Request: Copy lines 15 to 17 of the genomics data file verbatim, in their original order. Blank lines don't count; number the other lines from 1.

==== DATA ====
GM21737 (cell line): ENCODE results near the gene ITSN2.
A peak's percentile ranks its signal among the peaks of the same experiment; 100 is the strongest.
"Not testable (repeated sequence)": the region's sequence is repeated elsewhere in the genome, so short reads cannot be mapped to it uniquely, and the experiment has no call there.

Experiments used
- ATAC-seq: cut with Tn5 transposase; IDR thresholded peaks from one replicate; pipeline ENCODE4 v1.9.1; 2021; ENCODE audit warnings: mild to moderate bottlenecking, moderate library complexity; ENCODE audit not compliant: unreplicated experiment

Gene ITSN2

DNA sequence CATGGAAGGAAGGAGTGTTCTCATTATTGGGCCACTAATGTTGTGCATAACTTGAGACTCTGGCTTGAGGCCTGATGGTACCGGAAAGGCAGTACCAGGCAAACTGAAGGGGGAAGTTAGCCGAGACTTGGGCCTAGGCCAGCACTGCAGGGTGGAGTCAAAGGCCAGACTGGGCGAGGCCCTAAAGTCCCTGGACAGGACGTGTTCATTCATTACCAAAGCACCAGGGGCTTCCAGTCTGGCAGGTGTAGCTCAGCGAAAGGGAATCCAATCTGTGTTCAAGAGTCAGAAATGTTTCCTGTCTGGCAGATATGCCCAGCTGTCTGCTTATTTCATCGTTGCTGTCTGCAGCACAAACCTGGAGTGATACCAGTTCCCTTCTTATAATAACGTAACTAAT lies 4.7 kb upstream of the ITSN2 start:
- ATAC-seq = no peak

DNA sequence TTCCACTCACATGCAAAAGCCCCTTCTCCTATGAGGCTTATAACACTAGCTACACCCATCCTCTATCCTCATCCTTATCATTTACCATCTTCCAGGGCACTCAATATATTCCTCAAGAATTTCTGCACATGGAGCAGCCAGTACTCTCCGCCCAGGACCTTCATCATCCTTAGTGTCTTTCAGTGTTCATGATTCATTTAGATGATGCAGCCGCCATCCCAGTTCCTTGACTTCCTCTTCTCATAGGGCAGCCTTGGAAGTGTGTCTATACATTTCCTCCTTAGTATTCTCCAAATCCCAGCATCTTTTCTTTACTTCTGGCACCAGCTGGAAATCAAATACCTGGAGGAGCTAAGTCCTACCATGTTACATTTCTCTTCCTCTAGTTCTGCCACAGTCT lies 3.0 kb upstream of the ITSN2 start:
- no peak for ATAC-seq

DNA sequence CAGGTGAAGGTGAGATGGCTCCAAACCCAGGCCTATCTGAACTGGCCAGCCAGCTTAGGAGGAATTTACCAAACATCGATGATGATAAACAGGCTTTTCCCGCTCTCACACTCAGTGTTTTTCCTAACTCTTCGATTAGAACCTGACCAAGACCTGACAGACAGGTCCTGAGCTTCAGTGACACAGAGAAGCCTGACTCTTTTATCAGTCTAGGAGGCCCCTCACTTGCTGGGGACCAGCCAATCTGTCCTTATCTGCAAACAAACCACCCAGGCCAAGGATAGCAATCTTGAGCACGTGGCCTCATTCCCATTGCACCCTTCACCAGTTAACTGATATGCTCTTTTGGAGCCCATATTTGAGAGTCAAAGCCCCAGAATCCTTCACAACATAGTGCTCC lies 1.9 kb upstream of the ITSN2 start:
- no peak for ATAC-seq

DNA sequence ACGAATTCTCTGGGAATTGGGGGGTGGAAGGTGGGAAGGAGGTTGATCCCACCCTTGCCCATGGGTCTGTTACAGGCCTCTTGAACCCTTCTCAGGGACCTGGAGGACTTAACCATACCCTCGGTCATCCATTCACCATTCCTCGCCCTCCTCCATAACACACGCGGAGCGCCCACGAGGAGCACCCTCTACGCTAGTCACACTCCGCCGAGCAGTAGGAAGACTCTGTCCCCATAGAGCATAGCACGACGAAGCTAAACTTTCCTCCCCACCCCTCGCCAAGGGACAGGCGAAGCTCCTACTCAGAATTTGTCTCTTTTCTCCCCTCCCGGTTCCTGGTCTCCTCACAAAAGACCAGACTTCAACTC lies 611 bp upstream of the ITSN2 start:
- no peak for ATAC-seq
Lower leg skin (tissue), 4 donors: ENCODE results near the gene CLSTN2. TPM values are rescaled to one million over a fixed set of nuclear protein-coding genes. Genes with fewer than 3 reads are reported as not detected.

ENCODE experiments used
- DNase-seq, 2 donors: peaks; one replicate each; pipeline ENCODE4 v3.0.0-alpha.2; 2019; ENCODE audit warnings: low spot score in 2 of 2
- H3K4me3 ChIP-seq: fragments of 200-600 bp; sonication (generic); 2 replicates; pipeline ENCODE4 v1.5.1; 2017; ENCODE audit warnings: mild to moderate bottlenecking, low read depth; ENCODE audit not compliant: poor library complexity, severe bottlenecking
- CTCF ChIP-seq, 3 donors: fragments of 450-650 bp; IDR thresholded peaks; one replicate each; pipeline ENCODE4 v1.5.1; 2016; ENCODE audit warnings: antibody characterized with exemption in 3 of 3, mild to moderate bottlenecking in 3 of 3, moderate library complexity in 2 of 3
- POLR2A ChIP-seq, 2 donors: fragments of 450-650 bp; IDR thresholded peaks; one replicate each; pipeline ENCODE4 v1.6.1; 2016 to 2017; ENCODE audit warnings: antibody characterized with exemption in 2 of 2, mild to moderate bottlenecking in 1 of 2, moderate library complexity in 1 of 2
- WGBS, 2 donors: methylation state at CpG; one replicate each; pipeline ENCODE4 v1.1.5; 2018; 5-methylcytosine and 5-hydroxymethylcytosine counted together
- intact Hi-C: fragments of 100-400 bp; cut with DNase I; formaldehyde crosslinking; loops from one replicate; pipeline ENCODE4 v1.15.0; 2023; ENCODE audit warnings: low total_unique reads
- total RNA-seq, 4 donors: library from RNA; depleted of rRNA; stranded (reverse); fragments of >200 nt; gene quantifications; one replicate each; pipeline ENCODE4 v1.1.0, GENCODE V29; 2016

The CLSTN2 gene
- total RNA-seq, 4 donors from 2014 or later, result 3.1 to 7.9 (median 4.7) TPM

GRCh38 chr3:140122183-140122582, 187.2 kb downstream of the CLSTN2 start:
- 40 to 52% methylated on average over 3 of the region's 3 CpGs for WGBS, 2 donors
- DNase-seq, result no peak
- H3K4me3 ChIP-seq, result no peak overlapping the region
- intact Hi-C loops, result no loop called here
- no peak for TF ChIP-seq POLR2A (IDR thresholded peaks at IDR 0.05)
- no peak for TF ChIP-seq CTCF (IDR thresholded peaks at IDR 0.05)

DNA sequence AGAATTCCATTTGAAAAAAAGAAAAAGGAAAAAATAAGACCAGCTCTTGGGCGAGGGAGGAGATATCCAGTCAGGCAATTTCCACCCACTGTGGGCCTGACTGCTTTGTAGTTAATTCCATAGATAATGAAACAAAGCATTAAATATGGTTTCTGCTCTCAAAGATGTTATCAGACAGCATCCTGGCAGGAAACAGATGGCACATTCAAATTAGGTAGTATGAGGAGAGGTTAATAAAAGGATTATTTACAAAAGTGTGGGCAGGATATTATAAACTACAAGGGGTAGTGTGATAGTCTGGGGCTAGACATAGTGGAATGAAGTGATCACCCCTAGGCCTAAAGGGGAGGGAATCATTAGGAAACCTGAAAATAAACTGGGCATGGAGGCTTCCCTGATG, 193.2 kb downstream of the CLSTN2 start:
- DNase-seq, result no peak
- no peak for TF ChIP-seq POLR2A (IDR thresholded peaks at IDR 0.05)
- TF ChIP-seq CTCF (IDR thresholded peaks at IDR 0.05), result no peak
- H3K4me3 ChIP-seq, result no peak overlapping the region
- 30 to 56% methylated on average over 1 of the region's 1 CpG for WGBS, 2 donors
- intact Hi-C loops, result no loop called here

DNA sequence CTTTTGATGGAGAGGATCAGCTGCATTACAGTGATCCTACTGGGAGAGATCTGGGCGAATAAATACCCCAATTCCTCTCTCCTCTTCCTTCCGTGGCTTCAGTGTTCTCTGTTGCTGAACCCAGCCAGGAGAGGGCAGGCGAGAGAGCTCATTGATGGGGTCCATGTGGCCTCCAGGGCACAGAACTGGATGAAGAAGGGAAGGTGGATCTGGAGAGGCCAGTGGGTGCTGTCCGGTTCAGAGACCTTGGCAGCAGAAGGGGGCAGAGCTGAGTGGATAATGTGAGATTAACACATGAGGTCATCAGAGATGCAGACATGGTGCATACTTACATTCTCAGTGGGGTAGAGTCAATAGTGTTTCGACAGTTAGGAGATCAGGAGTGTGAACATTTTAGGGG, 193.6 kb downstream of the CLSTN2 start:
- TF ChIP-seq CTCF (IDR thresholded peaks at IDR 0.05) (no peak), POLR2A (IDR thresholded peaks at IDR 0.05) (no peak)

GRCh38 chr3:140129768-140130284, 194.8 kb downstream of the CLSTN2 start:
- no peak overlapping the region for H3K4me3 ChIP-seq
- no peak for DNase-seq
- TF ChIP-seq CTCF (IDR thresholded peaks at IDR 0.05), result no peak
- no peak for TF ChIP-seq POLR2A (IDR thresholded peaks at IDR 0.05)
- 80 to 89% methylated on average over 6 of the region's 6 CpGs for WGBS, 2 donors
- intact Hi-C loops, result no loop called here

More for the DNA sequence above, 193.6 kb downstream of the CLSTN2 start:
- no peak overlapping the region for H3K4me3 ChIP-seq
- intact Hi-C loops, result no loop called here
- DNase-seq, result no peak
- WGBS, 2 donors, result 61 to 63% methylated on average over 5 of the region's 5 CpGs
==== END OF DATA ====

Lower leg skin (tissue), 4 donors: ENCODE results near the gene CLSTN2. TPM values are rescaled to one million over a fixed set of nuclear protein-coding genes. Genes with fewer than 3 reads are reported as not detected.

ENCODE experiments used
- DNase-seq, 2 donors: peaks; one replicate each; pipeline ENCODE4 v3.0.0-alpha.2; 2019; ENCODE audit warnings: low spot score in 2 of 2